Max SchmittMS
25th April 2015

Making your io.js command line apps compatible with node.js

If you've begun to embrace all the new features you get to use with io.js, your app will probably not run on latest node.js (0.12). const and let are only available when running node with the --harmony flag and template strings don't work at all.

I had this problem recently with a little tool I built, gitclick. I was coding away under io.js and only after I released it to the public did I realise that it is not compatible with node.js. At first, I dismissed the issue and proposed everyone to upgrade to io.js. A day later I must say that it was pretty naive of me to think that anybody would upgrade just to use my tool.

I did not want to rewrite my entire app to work with ES5 so I decided to come up with a different solution: running my app through Babel, but only if the user is not on io.js (to retain the best performance there).

A sample application: say-hello

It really is simple to get this setup, but I created a little demo project anyway. Here is how it will work:

  • Type say-hello
  • If io.js is running, you will get Hello io.js
  • If node.js is running, you will get Hello node.js

Check out the GitHub repository for quick access to the "solution".

Step 1: Create your package.json and install dependencies


"name": "say-hello"


$ npm i is-iojs -S

Step 2: Write the app


#!/usr/bin/env node
'use strict'
const iojs = require('is-iojs')
const engine = iojs ? 'io.js' : 'node.js'
console.log(`Hello ${engine}`)

Step 3: Create a node.js-compatible wrapper

Above code would not run on the latest version of node.js because it is using features of ES6 that aren't supported there yet. This is why, we will use Babel to compile the code down to ES5 before running it on node.js. So first, install Babel as well:


$ npm i babel -S

Next, create a wrapper-file that runs our app through Babel if we are on a node.js platform.


#!/usr/bin/env node
'use strict'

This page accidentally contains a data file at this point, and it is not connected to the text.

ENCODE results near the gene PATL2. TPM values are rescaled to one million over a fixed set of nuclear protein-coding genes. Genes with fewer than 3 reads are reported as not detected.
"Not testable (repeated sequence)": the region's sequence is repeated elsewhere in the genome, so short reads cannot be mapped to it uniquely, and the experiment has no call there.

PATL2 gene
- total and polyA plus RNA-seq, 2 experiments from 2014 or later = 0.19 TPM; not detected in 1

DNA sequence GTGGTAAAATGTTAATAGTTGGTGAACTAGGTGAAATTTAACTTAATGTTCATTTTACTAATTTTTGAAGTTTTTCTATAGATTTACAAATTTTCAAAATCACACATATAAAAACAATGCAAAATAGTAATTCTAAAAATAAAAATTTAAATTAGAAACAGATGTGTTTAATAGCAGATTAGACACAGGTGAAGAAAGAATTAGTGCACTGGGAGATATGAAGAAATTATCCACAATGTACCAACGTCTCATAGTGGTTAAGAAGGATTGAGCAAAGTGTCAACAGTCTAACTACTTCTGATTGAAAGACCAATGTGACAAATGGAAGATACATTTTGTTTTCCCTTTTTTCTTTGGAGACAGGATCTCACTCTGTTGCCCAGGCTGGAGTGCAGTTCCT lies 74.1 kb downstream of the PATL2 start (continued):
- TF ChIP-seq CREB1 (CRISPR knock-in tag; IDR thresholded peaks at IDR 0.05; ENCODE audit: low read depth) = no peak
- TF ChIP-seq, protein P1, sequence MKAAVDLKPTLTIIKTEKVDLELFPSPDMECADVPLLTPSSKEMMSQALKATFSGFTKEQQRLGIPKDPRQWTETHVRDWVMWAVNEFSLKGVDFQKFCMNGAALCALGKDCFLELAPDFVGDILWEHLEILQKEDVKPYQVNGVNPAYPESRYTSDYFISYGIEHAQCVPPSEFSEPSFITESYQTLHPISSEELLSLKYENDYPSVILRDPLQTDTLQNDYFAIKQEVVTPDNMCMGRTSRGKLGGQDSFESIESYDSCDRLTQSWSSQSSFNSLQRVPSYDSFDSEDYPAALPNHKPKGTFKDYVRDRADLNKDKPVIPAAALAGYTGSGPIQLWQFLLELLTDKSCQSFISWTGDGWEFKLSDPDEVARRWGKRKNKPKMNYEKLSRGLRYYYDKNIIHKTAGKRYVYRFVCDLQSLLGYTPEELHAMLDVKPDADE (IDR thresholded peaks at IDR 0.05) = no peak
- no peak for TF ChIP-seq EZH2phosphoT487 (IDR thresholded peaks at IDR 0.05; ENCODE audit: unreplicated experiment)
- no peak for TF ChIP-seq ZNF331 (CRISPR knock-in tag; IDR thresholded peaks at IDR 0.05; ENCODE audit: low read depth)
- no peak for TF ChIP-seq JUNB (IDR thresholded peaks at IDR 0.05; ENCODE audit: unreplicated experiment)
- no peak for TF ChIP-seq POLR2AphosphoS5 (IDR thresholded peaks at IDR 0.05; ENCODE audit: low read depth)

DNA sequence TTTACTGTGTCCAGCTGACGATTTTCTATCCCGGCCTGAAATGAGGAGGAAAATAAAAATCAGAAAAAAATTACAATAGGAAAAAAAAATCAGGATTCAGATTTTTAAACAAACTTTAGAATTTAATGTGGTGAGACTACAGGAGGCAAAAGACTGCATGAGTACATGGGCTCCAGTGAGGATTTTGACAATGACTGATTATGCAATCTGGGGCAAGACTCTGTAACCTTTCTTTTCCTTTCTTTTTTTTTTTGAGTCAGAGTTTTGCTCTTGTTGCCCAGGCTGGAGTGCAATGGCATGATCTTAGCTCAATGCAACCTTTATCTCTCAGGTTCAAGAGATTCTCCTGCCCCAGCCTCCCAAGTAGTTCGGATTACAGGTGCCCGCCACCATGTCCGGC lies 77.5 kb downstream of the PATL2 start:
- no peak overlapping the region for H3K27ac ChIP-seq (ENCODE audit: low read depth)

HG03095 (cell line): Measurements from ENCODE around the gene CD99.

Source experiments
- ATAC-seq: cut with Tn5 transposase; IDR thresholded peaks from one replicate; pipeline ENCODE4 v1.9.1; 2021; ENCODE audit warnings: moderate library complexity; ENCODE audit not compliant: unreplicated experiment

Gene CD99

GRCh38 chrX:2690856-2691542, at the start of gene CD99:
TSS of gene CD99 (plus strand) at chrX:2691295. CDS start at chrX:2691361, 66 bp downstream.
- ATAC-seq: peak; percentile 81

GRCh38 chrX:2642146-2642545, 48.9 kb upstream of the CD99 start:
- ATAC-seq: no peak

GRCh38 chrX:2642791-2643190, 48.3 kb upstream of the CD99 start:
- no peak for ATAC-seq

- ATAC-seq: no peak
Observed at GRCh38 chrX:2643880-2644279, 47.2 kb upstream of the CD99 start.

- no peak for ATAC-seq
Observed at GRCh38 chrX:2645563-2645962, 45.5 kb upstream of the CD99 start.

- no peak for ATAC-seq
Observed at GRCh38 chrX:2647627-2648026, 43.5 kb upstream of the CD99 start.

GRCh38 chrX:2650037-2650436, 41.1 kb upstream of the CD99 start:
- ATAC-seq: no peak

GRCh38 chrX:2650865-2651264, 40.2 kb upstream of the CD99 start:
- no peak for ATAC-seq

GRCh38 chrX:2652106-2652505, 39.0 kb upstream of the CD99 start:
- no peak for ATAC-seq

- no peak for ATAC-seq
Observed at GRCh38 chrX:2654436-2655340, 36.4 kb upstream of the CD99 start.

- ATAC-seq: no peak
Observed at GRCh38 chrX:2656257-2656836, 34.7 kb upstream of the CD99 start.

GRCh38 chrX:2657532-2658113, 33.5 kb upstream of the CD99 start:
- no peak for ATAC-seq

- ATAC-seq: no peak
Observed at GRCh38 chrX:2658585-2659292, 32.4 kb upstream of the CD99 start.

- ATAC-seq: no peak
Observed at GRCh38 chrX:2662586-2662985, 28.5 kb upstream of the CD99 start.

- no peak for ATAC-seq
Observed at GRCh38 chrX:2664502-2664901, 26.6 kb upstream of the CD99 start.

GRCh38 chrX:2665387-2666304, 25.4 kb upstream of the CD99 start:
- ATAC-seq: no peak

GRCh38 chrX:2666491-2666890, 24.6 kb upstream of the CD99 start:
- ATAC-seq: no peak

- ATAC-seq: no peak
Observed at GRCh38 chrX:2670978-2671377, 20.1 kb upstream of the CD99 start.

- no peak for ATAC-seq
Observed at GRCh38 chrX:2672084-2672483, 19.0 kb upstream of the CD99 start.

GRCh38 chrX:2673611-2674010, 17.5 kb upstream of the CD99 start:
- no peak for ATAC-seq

var iojs = require('is-iojs')
if (!iojs) {
require('babel/register')({ ignore: /say-hello\/node_modules/ })

There is an interesting little thing about this line and the ignore option:

require('babel/register')({ ignore: /say-hello\/node_modules/ })

Babel ignores files within any node_modules folder by default. If you npm install a module globally, it usually goes into a directory like /usr/local/lib/node_modules. Therefore, without the above line, Babel would not register properly because your module itself is inside a node_modules folder when installed globally.

It took me a few hours to figure out why require('babel/register') would work if I npm link a module but not if I'm installing it globally via npm. Now I know and you do too! :)

Step 4: Final steps

Now we're almost done. Just simply make sure that correct bin-file is specified in your package.json.


"name": "say-hello",
"bin": "bin/say-hello-harmony",
"dependencies": {
"babel": "^5.1.10",
"is-iojs": "^1.1.0"

Next, enter the following command to make the say-hello command available in your terminal.


$ npm link

That was it. If you're using a version manager like n (n is awesome!), you can easily test if everything works:

$ node -v
$ say-hello
Hello node.js
$ n io latest
$ node -v
$ say-hello
Hello io.js
Image of my head

About the author

Hi, I’m Max! I'm a fullstack JavaScript developer living in Berlin.

When I’m not working on one of my personal projects, writing blog posts or making YouTube videos, I help my clients bring their ideas to life as a freelance web developer.

If you need help on a project, please reach out and let's work together.

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